Bettors must understand why betting lines move.
– Understanding why betting lines move can help the average bettor.
– Bettors can use line movements as part of their overall betting strategy.
Why Betting Lines Move
For the average bettor, it is likely that they are unaware as to why betting lines change. Take an NFL game as an example. The line opens with Minnesota – 3. Two days later, the Vikings are a 6-point favorite. How did that happen?
There are a number of reasons why betting lines – including first half NFL lines – move once they have opened. Sportsbooks may change their lines and/or odds for any one of the following reasons.
- Heavy action on one side of a bet
- A sportsbook follows the action of a sharp bettor
- Breaking news about individuals or teams, including injuries or lineup changes
- Changes in the weather forecast
- Seeing other sportsbooks’ lines shift (“moving on air”)
The Level of Interest
Sportsbooks are more likely to adjust their lines when there is more interest in and betting activity surrounding an event. Think Red Sox-Yankees in MLB or Lakers-Warriors in the NBA. A Chiefs-Bills game in the NFL generates a ton of interest simply because the teams are so popular.
These events will see more line changes making it more likely that multiple lines will be available at various sportsbooks. This increases the chance for line hunters to profit from the various lines.
Because there are so many opportunities owing to the general interest from the betting public, popular sports with considerable betting activity are frequently the sharp bettor’s preferred games to wager.
Middlemen and scalpers in high-volume sports like the NFL behave similarly to financial market arbitragers by taking advantage of price differences across sportsbooks. A variance of even a half-point can make a huge difference in winning a bet. Sharps that bet in large amounts stand to profit greatly by finding advantageous line movements.
Looking to win more NFL bets? Read this: Using Handicapper Picks to Win More NFL Props
Betting Lines in Nevada
In Nevada for example, sportsbooks are only permitted to accept wagers. They cannot place them. Offshore sportsbooks are often able to lay off their action at other sportsbooks.
Because they are not able to place bets elsewhere, Nevada sportsbooks must reposition themselves by moving their lines. They are only able to react. Nevada books are unable to take any preemptive measures. Sportsbooks in other states and around the world may not have the same restrictions. Be careful and stay away from shady sportsbooks.
The betting line movements in Nevada can often trigger line movements elsewhere in certain betting markets. Remember, one of the reasons why betting lines move is because they have shifted at other sportsbooks.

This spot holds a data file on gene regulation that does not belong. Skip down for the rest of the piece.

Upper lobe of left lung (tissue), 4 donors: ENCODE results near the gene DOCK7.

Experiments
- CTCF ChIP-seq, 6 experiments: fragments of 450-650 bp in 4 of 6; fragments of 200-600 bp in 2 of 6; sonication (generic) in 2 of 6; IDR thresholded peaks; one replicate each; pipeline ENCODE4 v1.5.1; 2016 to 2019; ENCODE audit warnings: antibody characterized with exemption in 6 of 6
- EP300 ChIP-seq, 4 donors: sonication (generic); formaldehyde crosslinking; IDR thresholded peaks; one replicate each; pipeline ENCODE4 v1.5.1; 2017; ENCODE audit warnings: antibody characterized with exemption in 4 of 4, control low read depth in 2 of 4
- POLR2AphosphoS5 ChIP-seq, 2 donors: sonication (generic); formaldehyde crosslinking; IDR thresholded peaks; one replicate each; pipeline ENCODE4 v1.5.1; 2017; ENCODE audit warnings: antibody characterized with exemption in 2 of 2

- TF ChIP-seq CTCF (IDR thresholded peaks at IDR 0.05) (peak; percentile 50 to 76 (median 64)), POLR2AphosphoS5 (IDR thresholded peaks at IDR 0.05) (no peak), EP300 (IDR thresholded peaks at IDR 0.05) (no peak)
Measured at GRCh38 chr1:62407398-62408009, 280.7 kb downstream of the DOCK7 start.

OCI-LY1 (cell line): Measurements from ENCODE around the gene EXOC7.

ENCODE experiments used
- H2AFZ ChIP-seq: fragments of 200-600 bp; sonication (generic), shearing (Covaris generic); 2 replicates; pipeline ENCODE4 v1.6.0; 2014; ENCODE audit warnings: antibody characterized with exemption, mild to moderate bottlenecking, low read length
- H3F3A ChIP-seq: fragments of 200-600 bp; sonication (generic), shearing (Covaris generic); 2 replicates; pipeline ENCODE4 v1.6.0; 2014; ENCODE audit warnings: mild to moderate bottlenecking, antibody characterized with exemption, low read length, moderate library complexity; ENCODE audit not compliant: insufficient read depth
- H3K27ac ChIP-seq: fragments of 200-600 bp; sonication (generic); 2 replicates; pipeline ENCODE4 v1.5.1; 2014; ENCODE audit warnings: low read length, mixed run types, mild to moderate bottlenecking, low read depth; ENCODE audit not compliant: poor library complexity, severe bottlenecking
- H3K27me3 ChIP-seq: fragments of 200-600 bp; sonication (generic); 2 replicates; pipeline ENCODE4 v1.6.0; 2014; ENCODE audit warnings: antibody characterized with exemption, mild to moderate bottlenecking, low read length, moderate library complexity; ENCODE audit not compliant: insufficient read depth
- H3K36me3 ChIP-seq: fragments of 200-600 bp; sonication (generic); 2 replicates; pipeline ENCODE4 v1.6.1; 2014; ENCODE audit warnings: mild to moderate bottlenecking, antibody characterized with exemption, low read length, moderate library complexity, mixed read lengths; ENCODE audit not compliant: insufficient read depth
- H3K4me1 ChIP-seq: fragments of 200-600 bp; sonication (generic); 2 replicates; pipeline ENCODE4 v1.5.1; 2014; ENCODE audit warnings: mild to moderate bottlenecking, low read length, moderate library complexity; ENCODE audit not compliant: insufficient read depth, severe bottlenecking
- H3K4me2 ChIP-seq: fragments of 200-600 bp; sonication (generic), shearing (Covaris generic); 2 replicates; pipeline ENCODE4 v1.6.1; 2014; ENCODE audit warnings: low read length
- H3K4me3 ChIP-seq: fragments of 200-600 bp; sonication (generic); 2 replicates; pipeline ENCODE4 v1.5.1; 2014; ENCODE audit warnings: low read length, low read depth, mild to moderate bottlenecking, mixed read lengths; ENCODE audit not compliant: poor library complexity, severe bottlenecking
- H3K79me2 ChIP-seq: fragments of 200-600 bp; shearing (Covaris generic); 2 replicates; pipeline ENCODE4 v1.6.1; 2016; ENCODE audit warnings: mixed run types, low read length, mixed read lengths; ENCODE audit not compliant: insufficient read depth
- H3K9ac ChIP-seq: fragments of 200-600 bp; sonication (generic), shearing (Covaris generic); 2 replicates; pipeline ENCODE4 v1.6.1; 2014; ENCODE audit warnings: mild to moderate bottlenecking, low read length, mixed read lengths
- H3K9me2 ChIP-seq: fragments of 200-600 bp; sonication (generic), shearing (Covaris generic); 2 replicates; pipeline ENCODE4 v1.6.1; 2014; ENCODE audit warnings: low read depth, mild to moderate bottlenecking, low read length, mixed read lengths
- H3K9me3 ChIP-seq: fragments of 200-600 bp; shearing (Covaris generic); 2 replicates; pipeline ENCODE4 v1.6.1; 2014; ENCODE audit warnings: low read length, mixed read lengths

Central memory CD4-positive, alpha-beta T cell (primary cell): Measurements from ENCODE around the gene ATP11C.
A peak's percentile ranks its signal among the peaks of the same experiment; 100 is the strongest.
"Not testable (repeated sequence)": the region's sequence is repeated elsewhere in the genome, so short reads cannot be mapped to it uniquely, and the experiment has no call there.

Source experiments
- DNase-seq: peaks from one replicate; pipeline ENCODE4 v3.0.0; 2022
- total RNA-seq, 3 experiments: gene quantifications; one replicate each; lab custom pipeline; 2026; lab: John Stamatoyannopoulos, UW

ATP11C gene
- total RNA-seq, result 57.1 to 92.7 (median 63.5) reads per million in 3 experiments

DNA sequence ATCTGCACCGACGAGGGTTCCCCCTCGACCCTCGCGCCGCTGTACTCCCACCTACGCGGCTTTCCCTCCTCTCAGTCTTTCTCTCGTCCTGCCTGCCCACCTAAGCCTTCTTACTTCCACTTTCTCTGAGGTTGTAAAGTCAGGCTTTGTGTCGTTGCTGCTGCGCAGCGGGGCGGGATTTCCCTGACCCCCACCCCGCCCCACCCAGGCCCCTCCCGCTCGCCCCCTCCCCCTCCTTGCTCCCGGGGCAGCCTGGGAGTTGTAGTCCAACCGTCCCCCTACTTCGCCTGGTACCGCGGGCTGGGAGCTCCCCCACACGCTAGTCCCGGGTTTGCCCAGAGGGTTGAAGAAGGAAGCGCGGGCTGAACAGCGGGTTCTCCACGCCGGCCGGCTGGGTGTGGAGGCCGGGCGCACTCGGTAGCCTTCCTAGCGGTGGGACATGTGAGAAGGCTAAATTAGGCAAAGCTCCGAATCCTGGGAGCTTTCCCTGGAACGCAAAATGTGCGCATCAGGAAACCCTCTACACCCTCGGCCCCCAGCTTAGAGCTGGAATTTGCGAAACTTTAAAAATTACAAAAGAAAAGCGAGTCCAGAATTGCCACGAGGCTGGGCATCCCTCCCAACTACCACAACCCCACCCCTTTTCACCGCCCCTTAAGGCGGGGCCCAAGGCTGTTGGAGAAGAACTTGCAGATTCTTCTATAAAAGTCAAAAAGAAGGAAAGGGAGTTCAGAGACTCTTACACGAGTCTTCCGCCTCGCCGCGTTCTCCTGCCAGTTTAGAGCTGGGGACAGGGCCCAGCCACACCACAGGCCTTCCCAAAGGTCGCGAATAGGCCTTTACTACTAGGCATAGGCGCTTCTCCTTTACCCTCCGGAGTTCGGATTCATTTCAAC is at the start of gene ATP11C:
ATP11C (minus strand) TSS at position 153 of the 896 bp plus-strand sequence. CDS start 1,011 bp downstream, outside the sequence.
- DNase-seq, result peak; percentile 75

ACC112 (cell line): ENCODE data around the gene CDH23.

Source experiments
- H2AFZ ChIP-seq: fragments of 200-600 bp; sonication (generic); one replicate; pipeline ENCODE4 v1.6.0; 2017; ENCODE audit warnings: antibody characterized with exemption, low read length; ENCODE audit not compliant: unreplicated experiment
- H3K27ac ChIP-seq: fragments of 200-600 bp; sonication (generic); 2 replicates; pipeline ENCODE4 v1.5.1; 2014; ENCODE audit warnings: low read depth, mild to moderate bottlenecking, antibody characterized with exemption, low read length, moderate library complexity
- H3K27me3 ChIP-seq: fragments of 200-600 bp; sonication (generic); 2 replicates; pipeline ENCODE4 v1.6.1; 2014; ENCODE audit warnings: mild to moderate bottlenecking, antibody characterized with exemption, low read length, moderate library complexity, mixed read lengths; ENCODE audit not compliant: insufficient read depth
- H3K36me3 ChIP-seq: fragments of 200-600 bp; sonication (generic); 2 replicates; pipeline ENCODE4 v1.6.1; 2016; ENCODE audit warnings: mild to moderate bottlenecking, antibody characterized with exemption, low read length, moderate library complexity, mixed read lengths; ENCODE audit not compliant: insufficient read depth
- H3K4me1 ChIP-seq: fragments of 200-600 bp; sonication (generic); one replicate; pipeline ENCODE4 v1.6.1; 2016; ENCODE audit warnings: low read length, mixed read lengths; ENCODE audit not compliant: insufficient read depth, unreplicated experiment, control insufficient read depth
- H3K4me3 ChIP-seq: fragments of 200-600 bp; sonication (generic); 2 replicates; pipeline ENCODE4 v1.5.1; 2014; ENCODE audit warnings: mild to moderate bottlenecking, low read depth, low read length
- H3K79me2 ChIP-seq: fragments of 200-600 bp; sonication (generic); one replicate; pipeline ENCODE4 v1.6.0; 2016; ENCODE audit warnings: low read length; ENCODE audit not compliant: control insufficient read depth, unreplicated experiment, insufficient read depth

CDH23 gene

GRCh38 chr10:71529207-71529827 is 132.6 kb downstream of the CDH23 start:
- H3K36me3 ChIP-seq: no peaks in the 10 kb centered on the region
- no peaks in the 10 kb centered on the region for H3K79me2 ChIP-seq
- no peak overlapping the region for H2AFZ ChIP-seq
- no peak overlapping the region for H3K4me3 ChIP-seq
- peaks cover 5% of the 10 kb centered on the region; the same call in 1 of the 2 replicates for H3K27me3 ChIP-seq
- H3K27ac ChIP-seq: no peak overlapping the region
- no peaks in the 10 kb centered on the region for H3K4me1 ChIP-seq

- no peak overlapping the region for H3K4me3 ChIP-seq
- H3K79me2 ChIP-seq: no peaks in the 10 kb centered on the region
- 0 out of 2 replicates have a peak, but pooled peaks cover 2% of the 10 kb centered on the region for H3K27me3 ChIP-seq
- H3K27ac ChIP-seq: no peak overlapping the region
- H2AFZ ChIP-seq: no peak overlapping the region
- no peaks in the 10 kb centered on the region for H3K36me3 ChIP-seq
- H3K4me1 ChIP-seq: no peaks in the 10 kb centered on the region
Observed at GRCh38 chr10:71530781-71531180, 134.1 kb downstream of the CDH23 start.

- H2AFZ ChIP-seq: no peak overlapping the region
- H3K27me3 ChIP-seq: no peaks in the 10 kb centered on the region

When Lines Move
Betting lines can shift at any time, but they move most often early and late in accordance with when the game is played. For example, in the NFL betting lines are released on Monday for games to be played the following weekend.
NFL lines will adjust early – Monday or Tuesday – in the cycle and/or they will move late as the game gets closer. It’s not uncommon for a line to shift on Saturday or even Sunday morning before a game that day.
If lines are poor and smart bettors are pounding them, lines will fluctuate pretty quickly. When sportsbooks are taking large bets on one side of a wager, they will shift lines to draw action on the other side of the bet. Line movements in this case happen more slowly.
With the advent of live betting, markets will open right back up once a game has started. The market really doesn’t close until the game or event officially ends. With in-game betting, betting lines will shift constantly due to the progress of the game.
How to Use Line Movement
Once a bettor understands why betting lines move, that knowledge can be leveraged as part of a larger betting strategy. The strategy may be to win more football bets, for example. One of the easiest ways to use line movement to your advantage is just by knowing when to wait for a line to shift.
It’s also possible to use line movement to look at how odds change to give you an idea of where the best value is on a particular bet.
Let’s look first at a situation where you have already identified who you want to bet on. You know which team you will back. You just need to worry about getting the best price or line.
A general rule of thumb is to bet early when you like the favorite. Say you see Buffalo -2 in an NFL game. By the end of the week, the line has shifted all the way to Buffalo -10. You would much rather have the Bills -2 covering the key numbers of 3, 4, 6, and 7 than have them in a situation where they have to win by at least 11 points.
Keep in mind, favorites are more popular with the betting public. Lines tend to move against them once the market has opened. Most casual bettors do not consider the odds or even the point spread. They simply bet the favorite because the team is favored to win.
With that in mind, it makes sense to wait for a line movement if you like an underdog. Using the same example, you might like the Bills opponent but +2 is just not favorable. However, +10 covers those same key numbers and makes the underdog a much more attractive bet.
It’s also possible to choose a price that works for you on a certain bet. You wait to see if the line moves and you can capture the price you want. When it does, you pull the trigger on the bet. If the line doesn’t shift, you simply don’t bet.